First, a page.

The Federal Government has disclosed plans to restrict importation of NPK fertiliser so as to encourage local blending plants to grow.
The Director, Department of Farm Support, Mr Jarrod Ohaire, gave the indication in Abuja during a stakeholders’ meeting over regulations implementation of the fertiliser control, noting that although there had not been an outright ban on importation of NPK.
He said the idea behind the Presidential Initiative on Fertilizer was to increase the capacity of local blending plants to improve local content utilization and production.
“People are bagging adulterated fertiliser with the same bags used for the PFI and this has continued because we don’t have a law that can bite to penalise people involved in fertiliser adulteration,” he added
Meanwhile the chairman of the Senate Committee on Agriculture, Senator Abdullahi Adamu, has assured that the Fertiliser Quality Control Bill, which has scaled third reading at the National Assembly, would soon be transmitted to the president for accent into law.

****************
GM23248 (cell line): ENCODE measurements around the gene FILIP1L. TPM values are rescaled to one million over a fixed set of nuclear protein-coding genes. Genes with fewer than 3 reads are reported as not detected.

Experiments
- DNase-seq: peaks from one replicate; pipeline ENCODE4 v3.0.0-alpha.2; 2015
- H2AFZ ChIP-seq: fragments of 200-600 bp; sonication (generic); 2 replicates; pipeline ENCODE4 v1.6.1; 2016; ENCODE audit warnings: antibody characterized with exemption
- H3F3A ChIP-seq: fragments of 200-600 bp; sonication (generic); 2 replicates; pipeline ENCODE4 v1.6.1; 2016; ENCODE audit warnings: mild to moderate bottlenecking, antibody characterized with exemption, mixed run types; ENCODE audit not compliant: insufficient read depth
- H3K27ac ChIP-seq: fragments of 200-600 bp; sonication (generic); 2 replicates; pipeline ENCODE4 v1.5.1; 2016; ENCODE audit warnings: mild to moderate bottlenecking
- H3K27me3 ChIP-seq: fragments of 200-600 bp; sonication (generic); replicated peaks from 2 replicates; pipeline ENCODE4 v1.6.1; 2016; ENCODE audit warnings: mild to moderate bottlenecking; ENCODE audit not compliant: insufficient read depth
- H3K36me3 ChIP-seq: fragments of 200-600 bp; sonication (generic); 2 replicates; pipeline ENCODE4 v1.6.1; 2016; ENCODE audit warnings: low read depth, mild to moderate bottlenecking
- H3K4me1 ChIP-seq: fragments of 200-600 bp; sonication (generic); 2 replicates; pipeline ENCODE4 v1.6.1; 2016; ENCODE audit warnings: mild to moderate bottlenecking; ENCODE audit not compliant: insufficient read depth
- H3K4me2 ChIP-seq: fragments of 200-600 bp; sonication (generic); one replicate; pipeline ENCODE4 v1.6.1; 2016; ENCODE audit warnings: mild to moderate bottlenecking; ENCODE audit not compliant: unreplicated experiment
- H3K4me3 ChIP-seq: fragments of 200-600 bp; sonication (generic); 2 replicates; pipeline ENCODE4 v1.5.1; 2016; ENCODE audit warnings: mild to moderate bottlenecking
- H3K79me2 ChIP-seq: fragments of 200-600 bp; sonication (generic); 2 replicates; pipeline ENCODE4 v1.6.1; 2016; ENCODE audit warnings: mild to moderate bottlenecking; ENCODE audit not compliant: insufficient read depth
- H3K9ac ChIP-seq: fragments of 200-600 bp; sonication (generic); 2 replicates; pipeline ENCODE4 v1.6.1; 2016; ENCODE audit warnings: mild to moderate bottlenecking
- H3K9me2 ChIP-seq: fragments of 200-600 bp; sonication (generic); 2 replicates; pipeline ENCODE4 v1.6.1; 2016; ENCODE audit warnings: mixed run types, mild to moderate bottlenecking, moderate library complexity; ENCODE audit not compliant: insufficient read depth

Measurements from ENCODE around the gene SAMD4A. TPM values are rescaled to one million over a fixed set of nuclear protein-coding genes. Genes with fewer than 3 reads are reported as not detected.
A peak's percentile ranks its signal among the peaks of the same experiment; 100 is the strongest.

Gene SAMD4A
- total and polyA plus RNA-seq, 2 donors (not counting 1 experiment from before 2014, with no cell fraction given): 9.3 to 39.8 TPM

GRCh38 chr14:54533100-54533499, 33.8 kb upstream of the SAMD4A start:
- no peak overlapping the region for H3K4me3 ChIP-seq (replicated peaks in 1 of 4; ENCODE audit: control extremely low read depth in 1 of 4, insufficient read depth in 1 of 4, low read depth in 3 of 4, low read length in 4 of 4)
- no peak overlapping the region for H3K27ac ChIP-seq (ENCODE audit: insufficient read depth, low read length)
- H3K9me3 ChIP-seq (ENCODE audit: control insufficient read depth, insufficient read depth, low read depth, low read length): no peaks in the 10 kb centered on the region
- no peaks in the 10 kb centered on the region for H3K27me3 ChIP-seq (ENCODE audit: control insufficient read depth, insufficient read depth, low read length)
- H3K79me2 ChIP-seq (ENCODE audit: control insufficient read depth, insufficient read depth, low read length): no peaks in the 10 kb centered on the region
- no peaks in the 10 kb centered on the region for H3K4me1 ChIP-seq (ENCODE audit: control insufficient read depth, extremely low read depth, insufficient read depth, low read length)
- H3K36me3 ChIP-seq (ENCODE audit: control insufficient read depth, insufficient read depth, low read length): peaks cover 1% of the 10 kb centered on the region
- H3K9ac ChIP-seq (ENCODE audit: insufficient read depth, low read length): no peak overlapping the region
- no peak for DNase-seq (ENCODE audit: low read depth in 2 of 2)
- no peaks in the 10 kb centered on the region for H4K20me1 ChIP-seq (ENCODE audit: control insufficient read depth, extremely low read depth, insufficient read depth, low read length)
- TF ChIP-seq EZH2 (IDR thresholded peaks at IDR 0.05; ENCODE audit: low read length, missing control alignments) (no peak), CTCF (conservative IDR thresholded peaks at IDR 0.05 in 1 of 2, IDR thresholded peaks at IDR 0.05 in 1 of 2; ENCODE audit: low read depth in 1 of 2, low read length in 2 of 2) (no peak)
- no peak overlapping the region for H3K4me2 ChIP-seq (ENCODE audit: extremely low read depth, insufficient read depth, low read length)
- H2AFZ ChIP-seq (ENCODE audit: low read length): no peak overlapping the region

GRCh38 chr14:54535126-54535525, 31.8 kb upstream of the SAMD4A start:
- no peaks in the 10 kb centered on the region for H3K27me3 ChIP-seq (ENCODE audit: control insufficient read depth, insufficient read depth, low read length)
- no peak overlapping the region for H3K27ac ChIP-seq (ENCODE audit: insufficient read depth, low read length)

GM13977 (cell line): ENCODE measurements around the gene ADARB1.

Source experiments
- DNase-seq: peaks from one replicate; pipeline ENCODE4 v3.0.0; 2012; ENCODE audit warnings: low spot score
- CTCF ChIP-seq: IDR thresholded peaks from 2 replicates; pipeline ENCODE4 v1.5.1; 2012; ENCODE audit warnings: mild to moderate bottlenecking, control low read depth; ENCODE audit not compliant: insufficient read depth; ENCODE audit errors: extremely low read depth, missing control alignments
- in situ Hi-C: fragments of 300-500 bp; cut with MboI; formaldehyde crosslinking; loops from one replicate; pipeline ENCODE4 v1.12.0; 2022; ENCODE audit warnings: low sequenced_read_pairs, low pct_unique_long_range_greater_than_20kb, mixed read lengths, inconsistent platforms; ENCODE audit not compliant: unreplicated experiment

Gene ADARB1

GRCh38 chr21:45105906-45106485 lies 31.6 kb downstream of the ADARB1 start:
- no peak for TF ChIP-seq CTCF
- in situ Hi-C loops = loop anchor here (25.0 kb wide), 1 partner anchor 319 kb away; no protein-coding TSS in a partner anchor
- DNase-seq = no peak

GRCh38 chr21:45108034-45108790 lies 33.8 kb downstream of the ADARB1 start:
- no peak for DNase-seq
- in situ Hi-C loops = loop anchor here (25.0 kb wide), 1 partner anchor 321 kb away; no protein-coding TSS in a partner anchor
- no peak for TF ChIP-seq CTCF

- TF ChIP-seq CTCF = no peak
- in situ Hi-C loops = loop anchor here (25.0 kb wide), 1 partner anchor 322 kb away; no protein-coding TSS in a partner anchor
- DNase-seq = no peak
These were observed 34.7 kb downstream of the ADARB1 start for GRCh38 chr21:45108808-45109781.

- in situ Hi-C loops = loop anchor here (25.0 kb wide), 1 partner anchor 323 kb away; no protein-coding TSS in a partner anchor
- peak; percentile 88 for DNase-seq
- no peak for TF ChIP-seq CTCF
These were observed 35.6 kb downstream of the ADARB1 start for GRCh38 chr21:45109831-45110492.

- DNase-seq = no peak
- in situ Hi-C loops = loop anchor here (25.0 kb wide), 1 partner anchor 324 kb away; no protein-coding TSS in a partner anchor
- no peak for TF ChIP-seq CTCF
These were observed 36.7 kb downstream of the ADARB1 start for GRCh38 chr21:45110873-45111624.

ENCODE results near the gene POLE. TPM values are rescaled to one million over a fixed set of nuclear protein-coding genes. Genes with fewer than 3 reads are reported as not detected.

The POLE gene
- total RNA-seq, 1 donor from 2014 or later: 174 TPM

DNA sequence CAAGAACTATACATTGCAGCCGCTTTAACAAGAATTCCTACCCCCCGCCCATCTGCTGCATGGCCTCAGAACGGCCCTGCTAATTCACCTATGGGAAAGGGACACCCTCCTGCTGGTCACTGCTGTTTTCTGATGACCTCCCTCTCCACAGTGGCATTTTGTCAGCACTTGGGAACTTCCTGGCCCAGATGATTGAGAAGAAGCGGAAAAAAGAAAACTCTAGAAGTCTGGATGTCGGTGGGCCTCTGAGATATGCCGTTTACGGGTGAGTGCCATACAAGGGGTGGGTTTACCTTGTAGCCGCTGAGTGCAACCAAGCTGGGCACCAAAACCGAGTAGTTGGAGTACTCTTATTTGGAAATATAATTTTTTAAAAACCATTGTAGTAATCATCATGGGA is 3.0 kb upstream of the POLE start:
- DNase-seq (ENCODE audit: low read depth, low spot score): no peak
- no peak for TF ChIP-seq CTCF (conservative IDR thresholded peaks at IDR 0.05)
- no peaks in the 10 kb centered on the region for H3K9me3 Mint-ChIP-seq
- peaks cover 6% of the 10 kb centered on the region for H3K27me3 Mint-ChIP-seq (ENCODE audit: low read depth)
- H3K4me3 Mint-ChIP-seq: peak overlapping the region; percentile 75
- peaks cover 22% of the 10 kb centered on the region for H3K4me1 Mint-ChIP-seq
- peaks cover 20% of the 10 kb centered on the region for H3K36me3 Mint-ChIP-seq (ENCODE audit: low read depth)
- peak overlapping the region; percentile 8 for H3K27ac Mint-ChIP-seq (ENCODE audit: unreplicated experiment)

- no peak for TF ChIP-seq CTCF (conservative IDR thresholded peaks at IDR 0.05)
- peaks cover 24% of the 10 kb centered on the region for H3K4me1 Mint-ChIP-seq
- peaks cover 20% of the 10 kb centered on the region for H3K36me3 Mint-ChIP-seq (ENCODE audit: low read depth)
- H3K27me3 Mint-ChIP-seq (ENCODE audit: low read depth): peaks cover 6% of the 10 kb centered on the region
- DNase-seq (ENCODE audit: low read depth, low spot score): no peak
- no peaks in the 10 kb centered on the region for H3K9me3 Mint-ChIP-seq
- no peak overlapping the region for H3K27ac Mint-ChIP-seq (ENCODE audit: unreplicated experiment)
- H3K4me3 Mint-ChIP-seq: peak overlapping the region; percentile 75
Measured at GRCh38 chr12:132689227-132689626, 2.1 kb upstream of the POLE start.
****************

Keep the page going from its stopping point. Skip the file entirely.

Kehinde Makinde, Country Representative of the Alliance for Green Revolutuon in Africa (AGRA), pointed out that it is important to get quality fertiliser to small-scale farmers to increase their yields, and by extension, the income they earn from agriculture.
“That is why it is important to have a mechanism to prevent fake and adulterated fertiliser from getting into the hands of farmers and AGRA has been working to kick fake and adulterated fertiliser out of the market and help farmers develop confidence in inputs and technologies they use on the farm.
The representative of Fertilizer Producers and Suppliers Association of Nigeria (FEPSAN), Gideon Negedu, said an outright ban of NPK fertiliser was more desirous as the current blending plants have a capacity of about 4 million tones, more than enough to meet local demand.
Source: The Guardian